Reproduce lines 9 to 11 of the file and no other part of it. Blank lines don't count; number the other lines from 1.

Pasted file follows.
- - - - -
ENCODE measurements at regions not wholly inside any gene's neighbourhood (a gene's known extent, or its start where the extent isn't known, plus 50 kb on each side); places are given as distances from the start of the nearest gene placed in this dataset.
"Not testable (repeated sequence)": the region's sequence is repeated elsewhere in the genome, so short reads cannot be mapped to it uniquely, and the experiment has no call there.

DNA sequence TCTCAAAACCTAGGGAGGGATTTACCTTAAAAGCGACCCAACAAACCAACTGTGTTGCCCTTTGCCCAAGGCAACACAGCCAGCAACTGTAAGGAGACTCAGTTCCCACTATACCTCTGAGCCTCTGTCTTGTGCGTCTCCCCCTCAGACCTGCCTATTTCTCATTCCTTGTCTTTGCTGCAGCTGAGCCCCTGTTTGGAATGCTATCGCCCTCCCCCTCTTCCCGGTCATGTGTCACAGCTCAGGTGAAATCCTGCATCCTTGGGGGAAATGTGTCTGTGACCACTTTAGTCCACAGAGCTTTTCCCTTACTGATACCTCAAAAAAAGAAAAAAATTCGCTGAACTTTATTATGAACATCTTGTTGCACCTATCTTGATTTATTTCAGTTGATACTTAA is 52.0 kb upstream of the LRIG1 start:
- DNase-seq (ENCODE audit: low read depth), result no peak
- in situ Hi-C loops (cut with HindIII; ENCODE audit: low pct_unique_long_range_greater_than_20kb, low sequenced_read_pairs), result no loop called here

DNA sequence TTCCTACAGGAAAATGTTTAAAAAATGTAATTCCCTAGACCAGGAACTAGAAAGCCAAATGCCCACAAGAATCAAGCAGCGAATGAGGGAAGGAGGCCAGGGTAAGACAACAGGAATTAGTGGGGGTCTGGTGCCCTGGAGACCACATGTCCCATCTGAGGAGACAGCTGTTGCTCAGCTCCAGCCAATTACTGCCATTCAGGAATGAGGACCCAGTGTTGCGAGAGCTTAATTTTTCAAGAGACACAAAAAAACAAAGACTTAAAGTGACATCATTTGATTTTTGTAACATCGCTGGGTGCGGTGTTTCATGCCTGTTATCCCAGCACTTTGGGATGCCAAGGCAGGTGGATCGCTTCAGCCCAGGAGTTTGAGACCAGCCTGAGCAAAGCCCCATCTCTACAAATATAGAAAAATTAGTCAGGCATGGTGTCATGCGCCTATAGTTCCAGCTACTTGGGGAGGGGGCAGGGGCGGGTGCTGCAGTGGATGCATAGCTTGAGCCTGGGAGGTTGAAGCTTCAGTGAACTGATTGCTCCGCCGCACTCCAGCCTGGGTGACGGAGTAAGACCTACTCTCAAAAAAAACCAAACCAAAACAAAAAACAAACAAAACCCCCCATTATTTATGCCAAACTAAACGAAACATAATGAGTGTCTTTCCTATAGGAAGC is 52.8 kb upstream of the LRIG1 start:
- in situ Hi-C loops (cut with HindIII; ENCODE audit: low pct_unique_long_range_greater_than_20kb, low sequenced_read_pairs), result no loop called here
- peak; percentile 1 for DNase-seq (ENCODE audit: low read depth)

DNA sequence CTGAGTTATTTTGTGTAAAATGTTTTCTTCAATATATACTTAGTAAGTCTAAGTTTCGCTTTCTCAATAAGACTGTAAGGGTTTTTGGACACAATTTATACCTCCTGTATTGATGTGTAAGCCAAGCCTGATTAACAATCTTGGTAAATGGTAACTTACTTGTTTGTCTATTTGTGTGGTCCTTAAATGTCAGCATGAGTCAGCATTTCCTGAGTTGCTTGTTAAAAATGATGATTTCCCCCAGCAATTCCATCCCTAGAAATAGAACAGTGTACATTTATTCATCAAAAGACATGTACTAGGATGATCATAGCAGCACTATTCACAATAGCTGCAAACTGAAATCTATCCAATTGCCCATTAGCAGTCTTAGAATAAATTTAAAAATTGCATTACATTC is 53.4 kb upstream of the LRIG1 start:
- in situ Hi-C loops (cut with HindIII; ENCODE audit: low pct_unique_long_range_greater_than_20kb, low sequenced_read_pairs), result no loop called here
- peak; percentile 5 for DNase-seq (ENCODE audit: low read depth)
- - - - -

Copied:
DNA sequence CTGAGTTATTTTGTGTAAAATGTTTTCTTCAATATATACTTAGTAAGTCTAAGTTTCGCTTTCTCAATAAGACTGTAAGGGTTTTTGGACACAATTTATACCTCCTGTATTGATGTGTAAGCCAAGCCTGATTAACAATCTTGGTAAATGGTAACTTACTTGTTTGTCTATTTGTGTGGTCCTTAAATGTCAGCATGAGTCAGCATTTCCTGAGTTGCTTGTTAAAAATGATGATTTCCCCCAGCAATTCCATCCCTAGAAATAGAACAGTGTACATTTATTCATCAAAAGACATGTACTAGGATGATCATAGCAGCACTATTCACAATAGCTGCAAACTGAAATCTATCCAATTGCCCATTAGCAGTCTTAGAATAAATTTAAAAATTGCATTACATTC is 53.4 kb upstream of the LRIG1 start:
- in situ Hi-C loops (cut with HindIII; ENCODE audit: low pct_unique_long_range_greater_than_20kb, low sequenced_read_pairs), result no loop called here
- peak; percentile 5 for DNase-seq (ENCODE audit: low read depth)